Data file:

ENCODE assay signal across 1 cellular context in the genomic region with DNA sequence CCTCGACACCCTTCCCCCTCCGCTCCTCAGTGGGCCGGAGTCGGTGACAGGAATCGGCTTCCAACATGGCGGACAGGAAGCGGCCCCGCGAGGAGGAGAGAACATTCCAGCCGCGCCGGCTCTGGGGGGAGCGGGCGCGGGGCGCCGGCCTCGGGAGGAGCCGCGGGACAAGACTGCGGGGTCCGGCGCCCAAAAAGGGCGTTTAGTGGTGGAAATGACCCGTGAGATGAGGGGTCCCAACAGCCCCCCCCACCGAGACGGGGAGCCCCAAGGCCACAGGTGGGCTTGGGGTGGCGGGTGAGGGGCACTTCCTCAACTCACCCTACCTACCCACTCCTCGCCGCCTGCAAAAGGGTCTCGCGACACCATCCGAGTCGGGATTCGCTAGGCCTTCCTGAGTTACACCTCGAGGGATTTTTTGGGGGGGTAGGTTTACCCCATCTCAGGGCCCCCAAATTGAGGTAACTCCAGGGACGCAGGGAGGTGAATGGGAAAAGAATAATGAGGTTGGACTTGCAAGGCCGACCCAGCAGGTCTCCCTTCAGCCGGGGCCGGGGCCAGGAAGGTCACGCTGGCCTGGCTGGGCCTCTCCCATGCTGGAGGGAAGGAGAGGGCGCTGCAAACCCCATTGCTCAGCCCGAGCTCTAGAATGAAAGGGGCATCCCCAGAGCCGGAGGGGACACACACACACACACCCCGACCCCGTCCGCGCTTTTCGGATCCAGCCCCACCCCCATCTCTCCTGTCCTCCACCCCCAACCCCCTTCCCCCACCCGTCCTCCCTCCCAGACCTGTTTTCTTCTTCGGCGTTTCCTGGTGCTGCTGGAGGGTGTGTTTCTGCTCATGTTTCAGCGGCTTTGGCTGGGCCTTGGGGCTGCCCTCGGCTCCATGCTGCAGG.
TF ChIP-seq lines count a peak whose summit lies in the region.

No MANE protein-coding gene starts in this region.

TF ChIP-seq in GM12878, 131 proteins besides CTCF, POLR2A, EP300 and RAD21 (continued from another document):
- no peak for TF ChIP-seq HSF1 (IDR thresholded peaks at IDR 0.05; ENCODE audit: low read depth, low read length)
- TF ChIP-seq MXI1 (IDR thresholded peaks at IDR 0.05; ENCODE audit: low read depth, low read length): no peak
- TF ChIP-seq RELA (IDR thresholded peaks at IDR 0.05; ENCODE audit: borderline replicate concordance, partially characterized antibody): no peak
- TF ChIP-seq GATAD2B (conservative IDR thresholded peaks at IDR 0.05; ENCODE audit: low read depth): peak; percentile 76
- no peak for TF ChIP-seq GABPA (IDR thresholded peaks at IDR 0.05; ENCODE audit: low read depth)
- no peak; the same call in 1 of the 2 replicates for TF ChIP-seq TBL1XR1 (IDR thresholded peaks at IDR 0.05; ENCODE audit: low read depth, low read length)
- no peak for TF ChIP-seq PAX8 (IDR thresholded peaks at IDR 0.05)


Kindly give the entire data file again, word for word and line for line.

ENCODE assay signal across 1 cellular context in the genomic region with DNA sequence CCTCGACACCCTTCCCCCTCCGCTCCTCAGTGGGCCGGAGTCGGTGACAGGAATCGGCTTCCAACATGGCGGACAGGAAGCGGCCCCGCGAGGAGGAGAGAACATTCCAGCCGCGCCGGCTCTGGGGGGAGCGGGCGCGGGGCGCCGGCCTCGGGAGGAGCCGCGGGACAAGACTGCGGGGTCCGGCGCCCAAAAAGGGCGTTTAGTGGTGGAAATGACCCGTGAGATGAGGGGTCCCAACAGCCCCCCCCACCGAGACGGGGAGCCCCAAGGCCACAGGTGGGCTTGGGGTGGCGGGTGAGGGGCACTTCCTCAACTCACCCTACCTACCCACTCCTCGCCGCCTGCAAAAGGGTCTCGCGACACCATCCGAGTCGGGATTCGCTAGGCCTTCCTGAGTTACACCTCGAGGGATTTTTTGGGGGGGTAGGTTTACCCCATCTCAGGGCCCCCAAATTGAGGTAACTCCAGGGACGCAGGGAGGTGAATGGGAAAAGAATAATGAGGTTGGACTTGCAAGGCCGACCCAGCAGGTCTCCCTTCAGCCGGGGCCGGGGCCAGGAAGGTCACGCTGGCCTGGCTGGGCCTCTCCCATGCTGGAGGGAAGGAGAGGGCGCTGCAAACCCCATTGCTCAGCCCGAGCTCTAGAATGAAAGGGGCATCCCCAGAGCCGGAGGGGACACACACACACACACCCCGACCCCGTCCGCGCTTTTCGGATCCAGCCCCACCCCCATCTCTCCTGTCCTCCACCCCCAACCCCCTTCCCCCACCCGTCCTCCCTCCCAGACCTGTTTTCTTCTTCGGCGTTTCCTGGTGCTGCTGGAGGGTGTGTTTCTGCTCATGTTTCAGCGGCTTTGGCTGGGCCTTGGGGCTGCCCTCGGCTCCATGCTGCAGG.
TF ChIP-seq lines count a peak whose summit lies in the region.

No MANE protein-coding gene starts in this region.

TF ChIP-seq in GM12878, 131 proteins besides CTCF, POLR2A, EP300 and RAD21 (continued from another document):
- no peak for TF ChIP-seq HSF1 (IDR thresholded peaks at IDR 0.05; ENCODE audit: low read depth, low read length)
- TF ChIP-seq MXI1 (IDR thresholded peaks at IDR 0.05; ENCODE audit: low read depth, low read length): no peak
- TF ChIP-seq RELA (IDR thresholded peaks at IDR 0.05; ENCODE audit: borderline replicate concordance, partially characterized antibody): no peak
- TF ChIP-seq GATAD2B (conservative IDR thresholded peaks at IDR 0.05; ENCODE audit: low read depth): peak; percentile 76
- no peak for TF ChIP-seq GABPA (IDR thresholded peaks at IDR 0.05; ENCODE audit: low read depth)
- no peak; the same call in 1 of the 2 replicates for TF ChIP-seq TBL1XR1 (IDR thresholded peaks at IDR 0.05; ENCODE audit: low read depth, low read length)
- no peak for TF ChIP-seq PAX8 (IDR thresholded peaks at IDR 0.05)